One in 20 have been ‘aggressively harmed’ by a drunk person over the past year (stock)

The research was carried out by Public Health England and led by Dr Caryl Beynon, of the risk factors intelligence team.

‘This is the largest ever survey of [alcohol-related harms to others] conducted within the UK, and the first national study in England,’ the researchers wrote in the journal BMJ Open.

‘It is clear [alcohol-related harm to others] is relatively prevalent and some individuals experience harm frequently. 

‘The most prevalent harms could be considered insignificant, but even apparently minor harms such as sleep disruption can have an impact on health and quality of life, particularly if experienced persistently.’

The damaging effects of alcohol are well known, with excess drinking being responsible for six per cent of deaths in 2012, the researchers wrote.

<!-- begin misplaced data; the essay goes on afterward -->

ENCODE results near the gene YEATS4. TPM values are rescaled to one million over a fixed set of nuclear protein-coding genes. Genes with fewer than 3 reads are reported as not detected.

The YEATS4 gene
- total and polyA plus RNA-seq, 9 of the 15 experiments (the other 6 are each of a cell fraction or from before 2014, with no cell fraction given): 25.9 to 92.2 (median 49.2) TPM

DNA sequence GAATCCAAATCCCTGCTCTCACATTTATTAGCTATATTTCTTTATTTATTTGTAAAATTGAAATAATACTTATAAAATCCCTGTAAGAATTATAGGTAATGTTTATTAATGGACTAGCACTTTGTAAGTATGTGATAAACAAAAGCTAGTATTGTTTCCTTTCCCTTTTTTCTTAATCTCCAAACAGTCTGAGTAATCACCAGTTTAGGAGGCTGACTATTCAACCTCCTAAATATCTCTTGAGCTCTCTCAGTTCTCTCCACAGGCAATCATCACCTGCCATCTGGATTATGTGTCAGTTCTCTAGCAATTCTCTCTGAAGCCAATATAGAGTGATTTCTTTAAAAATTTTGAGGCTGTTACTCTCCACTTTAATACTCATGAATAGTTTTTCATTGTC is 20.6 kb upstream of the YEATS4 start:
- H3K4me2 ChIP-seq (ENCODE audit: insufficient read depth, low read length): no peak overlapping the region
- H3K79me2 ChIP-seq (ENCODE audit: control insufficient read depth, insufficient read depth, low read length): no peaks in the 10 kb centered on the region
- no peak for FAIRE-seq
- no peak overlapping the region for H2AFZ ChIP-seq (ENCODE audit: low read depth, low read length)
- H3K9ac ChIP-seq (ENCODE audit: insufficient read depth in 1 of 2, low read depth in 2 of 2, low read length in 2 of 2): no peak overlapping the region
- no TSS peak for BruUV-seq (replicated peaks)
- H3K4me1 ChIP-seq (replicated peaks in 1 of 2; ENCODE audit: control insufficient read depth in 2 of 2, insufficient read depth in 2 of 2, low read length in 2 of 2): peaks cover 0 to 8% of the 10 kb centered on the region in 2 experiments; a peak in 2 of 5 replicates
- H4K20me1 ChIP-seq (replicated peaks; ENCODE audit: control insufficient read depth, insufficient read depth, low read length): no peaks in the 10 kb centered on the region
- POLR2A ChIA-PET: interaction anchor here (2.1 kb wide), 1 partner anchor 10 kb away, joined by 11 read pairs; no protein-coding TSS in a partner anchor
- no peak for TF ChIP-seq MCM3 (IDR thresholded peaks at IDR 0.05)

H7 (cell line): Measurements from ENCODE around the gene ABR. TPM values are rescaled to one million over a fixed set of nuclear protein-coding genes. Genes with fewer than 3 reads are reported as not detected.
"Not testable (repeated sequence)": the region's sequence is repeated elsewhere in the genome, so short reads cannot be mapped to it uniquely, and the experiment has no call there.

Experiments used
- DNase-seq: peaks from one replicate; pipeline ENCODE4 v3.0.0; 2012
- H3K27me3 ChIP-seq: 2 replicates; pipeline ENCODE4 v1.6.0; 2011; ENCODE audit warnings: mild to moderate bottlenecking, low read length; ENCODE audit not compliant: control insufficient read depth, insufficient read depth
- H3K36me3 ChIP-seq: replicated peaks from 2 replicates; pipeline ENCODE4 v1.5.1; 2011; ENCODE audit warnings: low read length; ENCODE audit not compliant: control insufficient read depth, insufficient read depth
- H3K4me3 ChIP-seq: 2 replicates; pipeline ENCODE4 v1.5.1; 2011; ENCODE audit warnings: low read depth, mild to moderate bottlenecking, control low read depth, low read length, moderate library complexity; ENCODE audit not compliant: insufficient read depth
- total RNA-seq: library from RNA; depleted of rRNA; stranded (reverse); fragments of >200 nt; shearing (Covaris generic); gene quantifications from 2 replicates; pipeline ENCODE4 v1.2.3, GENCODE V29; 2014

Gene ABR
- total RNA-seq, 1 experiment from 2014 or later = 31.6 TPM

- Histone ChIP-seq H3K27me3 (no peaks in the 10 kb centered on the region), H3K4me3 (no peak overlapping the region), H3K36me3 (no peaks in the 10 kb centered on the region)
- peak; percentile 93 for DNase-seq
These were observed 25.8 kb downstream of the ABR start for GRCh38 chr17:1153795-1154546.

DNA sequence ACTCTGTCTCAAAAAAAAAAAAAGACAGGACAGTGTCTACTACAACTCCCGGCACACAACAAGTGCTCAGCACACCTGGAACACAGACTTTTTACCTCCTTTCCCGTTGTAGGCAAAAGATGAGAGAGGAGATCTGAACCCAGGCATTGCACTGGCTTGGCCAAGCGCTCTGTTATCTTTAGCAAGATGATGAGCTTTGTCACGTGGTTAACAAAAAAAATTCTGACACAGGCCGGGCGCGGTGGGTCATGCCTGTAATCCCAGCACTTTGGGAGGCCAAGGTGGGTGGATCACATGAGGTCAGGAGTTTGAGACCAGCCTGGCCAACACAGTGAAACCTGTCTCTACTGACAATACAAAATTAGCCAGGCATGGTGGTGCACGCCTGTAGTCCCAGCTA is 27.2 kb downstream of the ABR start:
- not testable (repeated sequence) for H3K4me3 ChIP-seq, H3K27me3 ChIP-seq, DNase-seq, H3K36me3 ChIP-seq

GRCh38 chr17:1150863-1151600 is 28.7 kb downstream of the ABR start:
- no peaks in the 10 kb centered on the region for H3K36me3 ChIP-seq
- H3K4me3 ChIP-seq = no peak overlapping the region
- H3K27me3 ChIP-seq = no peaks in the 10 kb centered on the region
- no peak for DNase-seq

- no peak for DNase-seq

Studies into alcohol’s dangers have been almost entirely focused on the drinker, with less attention being paid to how it affects their loved ones, colleagues or society as a whole. 

But in just over half of all violent crimes, the victim perceives the offender as being under the influence of alcohol, statistics show. And nearly 10,000 alcohol-related road traffic accidents took place between 2013 and 2015. 

The World Health Organization’s global alcohol strategy highlights the need to investigate how liquor impacts people aside from the drinker. 

These effects have been investigated in Wales, Scotland and Ireland, however, this is the first time it has been studied in England. 

The researchers looked at three months’ worth of data collected via the Alcohol Toolkit Survey, which gets sent to different households across the UK every month.